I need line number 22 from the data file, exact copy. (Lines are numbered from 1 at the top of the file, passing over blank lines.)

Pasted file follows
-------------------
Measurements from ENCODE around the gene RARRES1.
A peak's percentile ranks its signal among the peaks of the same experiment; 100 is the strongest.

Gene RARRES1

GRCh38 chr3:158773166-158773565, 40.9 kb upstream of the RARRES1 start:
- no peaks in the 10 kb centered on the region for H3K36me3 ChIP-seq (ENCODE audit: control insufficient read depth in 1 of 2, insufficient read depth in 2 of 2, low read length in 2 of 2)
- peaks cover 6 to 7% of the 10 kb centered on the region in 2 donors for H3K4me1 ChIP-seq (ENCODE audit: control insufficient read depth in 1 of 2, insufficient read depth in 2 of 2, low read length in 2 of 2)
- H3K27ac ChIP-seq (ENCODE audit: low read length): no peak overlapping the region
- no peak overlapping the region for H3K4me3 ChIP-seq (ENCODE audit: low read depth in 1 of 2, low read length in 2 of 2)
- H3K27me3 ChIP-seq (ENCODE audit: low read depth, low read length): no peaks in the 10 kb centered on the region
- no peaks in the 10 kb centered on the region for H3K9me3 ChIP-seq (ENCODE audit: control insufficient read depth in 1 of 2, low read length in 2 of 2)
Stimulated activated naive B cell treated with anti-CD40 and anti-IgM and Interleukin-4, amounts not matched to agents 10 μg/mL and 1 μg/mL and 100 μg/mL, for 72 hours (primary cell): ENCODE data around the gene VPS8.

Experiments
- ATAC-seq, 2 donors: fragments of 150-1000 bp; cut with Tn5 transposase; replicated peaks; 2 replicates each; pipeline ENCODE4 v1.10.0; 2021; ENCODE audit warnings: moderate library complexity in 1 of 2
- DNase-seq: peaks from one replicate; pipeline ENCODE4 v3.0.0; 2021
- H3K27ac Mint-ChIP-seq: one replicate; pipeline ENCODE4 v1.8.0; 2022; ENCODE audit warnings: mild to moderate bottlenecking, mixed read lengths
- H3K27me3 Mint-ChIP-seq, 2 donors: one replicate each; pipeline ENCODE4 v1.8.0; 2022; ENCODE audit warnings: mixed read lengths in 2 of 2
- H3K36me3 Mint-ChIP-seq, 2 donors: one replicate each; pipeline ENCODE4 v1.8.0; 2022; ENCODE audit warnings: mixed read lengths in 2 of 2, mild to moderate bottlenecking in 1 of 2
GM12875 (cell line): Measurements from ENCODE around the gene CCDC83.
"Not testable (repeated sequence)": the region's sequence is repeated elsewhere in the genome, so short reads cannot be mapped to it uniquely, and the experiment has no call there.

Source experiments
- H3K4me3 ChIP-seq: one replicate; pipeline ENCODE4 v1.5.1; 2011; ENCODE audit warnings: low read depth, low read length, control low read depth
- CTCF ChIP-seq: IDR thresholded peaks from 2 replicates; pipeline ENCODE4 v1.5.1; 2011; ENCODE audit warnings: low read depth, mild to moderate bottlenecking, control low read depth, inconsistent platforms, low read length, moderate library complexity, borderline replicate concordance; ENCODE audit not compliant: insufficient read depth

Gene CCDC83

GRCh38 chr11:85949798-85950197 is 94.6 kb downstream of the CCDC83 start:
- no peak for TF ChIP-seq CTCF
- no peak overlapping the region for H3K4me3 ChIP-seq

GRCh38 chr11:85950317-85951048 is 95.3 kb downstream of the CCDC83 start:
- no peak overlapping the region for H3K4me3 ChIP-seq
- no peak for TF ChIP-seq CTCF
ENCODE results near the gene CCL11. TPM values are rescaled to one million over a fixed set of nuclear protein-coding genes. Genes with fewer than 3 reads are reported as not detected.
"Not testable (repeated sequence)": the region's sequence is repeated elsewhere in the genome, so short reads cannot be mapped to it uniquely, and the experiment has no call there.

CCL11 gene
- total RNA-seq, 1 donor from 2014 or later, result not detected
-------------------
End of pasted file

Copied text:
- CTCF ChIP-seq: IDR thresholded peaks from 2 replicates; pipeline ENCODE4 v1.5.1; 2011; ENCODE audit warnings: low read depth, mild to moderate bottlenecking, control low read depth, inconsistent platforms, low read length, moderate library complexity, borderline replicate concordance; ENCODE audit not compliant: insufficient read depth